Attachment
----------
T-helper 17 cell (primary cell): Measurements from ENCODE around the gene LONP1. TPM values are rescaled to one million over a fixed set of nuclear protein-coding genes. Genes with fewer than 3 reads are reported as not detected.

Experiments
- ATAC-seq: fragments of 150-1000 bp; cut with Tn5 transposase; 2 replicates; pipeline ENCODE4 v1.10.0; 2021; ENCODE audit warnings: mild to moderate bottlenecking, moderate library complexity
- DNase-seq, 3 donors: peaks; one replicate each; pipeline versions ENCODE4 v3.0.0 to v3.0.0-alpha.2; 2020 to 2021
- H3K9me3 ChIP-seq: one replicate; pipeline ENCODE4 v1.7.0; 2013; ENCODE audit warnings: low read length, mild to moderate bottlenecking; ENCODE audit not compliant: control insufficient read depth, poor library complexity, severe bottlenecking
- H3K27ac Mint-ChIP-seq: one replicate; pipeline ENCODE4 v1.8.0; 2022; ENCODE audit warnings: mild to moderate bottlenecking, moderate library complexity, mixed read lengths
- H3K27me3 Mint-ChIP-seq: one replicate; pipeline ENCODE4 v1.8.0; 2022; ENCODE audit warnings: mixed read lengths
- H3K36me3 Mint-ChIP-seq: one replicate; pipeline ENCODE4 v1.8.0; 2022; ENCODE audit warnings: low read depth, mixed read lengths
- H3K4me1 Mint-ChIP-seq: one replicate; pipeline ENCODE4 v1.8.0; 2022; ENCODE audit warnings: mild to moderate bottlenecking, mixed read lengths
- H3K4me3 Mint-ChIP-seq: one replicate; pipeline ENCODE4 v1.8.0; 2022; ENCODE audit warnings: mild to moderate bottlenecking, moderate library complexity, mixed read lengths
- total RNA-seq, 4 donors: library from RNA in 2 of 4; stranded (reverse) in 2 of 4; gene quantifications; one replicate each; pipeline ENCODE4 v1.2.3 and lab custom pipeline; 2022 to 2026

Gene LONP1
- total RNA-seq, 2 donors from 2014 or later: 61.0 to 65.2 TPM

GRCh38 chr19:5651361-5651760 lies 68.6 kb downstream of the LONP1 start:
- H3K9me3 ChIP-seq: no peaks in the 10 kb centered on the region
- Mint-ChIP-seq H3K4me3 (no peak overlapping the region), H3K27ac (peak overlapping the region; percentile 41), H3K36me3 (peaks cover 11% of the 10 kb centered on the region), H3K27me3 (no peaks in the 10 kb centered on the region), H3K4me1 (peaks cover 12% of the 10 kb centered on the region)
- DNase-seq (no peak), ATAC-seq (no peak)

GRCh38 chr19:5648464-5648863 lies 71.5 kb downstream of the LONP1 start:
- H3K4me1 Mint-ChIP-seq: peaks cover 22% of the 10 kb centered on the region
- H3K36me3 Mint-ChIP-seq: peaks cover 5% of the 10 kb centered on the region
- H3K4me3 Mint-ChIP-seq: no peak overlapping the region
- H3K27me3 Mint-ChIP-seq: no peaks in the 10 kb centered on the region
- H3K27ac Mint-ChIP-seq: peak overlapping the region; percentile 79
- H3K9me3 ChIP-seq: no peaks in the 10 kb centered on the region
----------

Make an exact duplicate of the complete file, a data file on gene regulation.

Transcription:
T-helper 17 cell (primary cell): Measurements from ENCODE around the gene LONP1. TPM values are rescaled to one million over a fixed set of nuclear protein-coding genes. Genes with fewer than 3 reads are reported as not detected.

Experiments
- ATAC-seq: fragments of 150-1000 bp; cut with Tn5 transposase; 2 replicates; pipeline ENCODE4 v1.10.0; 2021; ENCODE audit warnings: mild to moderate bottlenecking, moderate library complexity
- DNase-seq, 3 donors: peaks; one replicate each; pipeline versions ENCODE4 v3.0.0 to v3.0.0-alpha.2; 2020 to 2021
- H3K9me3 ChIP-seq: one replicate; pipeline ENCODE4 v1.7.0; 2013; ENCODE audit warnings: low read length, mild to moderate bottlenecking; ENCODE audit not compliant: control insufficient read depth, poor library complexity, severe bottlenecking
- H3K27ac Mint-ChIP-seq: one replicate; pipeline ENCODE4 v1.8.0; 2022; ENCODE audit warnings: mild to moderate bottlenecking, moderate library complexity, mixed read lengths
- H3K27me3 Mint-ChIP-seq: one replicate; pipeline ENCODE4 v1.8.0; 2022; ENCODE audit warnings: mixed read lengths
- H3K36me3 Mint-ChIP-seq: one replicate; pipeline ENCODE4 v1.8.0; 2022; ENCODE audit warnings: low read depth, mixed read lengths
- H3K4me1 Mint-ChIP-seq: one replicate; pipeline ENCODE4 v1.8.0; 2022; ENCODE audit warnings: mild to moderate bottlenecking, mixed read lengths
- H3K4me3 Mint-ChIP-seq: one replicate; pipeline ENCODE4 v1.8.0; 2022; ENCODE audit warnings: mild to moderate bottlenecking, moderate library complexity, mixed read lengths
- total RNA-seq, 4 donors: library from RNA in 2 of 4; stranded (reverse) in 2 of 4; gene quantifications; one replicate each; pipeline ENCODE4 v1.2.3 and lab custom pipeline; 2022 to 2026

Gene LONP1
- total RNA-seq, 2 donors from 2014 or later: 61.0 to 65.2 TPM

GRCh38 chr19:5651361-5651760 lies 68.6 kb downstream of the LONP1 start:
- H3K9me3 ChIP-seq: no peaks in the 10 kb centered on the region
- Mint-ChIP-seq H3K4me3 (no peak overlapping the region), H3K27ac (peak overlapping the region; percentile 41), H3K36me3 (peaks cover 11% of the 10 kb centered on the region), H3K27me3 (no peaks in the 10 kb centered on the region), H3K4me1 (peaks cover 12% of the 10 kb centered on the region)
- DNase-seq (no peak), ATAC-seq (no peak)

GRCh38 chr19:5648464-5648863 lies 71.5 kb downstream of the LONP1 start:
- H3K4me1 Mint-ChIP-seq: peaks cover 22% of the 10 kb centered on the region
- H3K36me3 Mint-ChIP-seq: peaks cover 5% of the 10 kb centered on the region
- H3K4me3 Mint-ChIP-seq: no peak overlapping the region
- H3K27me3 Mint-ChIP-seq: no peaks in the 10 kb centered on the region
- H3K27ac Mint-ChIP-seq: peak overlapping the region; percentile 79
- H3K9me3 ChIP-seq: no peaks in the 10 kb centered on the region